My father's father's father knew how to tend to the land, and goad it into bearing acres of produce. He knew how to shoe a horse, birth a calf, fix a wheel, stockpile for winter, raze a barn, and be married to the same woman for 61 of his 80 years.
My father's father knew how to go to war. He knew how to storm a beach. He knew how to come back. He knew how to lose himself in school, and then medical school, and then a residence, and then his patients. He knew how to fight disease. He knew how to give people bad news, and how to set his hand on their shoulder, and he knew how to lose his wife to the only wound he couldn't fix: himself.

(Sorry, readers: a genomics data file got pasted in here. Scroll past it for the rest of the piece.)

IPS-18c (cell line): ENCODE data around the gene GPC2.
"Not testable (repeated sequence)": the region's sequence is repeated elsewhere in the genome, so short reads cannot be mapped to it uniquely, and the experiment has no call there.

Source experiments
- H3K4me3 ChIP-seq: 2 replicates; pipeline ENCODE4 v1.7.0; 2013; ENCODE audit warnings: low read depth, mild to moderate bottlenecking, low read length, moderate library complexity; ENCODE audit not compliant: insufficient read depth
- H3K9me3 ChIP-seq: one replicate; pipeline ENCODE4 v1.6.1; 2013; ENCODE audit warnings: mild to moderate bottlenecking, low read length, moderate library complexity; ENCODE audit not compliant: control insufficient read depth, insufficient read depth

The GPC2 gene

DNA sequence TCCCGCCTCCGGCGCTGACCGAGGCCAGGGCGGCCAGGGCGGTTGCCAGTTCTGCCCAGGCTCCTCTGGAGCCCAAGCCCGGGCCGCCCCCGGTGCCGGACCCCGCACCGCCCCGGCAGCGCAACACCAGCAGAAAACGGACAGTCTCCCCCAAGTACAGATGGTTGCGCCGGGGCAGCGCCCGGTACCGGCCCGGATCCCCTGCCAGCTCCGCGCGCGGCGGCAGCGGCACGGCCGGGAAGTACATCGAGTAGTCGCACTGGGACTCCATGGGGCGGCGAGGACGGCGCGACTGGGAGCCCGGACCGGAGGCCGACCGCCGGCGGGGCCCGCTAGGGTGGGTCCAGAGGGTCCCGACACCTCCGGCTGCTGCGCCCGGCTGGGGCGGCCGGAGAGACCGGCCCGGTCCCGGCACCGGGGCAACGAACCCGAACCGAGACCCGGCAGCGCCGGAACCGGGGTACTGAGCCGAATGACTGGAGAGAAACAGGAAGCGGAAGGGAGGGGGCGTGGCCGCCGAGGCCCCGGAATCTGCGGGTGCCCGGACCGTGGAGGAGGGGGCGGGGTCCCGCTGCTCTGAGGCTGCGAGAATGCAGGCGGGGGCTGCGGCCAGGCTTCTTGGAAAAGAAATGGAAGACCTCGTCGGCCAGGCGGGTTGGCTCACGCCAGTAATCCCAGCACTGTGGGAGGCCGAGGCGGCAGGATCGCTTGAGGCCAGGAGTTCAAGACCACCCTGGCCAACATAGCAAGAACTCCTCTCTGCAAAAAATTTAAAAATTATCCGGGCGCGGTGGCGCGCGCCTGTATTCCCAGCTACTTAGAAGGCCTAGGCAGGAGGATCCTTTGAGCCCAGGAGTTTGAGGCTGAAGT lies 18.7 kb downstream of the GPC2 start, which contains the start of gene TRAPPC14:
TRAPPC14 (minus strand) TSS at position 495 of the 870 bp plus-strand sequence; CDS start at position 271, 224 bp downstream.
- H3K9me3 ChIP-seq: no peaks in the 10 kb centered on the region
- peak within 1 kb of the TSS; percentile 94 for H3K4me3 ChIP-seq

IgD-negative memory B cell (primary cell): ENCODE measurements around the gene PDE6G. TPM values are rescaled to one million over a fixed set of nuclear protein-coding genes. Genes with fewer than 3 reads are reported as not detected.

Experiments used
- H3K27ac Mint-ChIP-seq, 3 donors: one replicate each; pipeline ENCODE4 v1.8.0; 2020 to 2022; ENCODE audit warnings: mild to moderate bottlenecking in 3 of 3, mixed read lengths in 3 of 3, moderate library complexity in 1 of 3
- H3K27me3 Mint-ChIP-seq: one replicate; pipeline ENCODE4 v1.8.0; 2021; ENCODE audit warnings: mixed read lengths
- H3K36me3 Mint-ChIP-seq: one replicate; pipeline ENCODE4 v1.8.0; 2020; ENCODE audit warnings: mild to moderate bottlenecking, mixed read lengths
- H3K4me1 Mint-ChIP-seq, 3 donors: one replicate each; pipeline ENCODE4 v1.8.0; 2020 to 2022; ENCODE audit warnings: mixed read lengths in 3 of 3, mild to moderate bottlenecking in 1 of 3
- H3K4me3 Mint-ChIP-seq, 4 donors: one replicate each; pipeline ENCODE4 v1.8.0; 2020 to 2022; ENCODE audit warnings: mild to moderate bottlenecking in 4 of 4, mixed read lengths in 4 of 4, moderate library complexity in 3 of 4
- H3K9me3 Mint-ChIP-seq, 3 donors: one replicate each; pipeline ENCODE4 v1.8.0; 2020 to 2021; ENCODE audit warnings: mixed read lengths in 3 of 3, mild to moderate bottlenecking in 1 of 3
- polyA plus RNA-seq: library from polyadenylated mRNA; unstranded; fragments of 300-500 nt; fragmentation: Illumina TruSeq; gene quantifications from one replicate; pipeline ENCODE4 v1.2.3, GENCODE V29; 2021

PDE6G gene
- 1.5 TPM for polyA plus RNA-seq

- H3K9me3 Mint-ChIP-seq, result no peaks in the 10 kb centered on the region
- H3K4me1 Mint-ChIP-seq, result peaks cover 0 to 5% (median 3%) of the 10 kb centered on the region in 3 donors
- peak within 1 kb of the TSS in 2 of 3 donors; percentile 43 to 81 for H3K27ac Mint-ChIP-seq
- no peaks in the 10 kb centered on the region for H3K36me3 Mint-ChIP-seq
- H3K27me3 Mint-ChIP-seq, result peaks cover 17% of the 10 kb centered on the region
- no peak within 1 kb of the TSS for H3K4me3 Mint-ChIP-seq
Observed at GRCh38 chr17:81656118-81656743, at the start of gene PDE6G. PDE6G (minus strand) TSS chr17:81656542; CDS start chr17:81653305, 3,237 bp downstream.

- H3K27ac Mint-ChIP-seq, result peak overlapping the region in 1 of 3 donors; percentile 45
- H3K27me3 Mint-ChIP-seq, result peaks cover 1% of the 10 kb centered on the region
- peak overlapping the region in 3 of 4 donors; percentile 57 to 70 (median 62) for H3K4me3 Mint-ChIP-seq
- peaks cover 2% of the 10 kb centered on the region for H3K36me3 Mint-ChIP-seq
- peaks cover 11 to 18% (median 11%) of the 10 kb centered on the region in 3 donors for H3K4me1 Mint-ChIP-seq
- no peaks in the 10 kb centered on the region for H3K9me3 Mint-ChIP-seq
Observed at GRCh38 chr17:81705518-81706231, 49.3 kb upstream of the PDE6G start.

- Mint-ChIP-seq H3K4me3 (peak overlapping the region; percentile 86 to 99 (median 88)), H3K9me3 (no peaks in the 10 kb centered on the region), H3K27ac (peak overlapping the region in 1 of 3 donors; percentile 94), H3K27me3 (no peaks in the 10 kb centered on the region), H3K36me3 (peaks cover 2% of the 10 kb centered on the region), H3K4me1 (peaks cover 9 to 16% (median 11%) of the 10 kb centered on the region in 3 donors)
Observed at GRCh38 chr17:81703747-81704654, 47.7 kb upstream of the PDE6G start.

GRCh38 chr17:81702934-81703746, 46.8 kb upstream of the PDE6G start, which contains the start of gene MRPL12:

My father knew how to throw a party. He knew how to be the sun in your universe, to smile and make you feel as though you were the only person that mattered. He knew how to mix a cocktail, pair wine with a meal, and how to wear a suit. He knew how to pick the most beautiful woman in the room and whisk her off of her feet and make her his wife and the mother of his two sons. He knew how to make that woman weep when she found him with another woman and then another and then another until she ran out of tears and decided to match him affair for affair and their bedposts became like scoreboards: 4-2, 4-5, 5-7, 7-7, 9-8, 10-10. The competition had to stop when he fell ill. She nursed him until he died, still a young man, at 43. She left after my younger brother graduated from high school. Neither of us knows how to find her, or if she wants to be found, or if we want to find her.
My brother knows how to make money. You can thank him for the housing bubble. He lives on the coast, in Carmel.
I know that I shouldn't miss anyone, but I know that I do.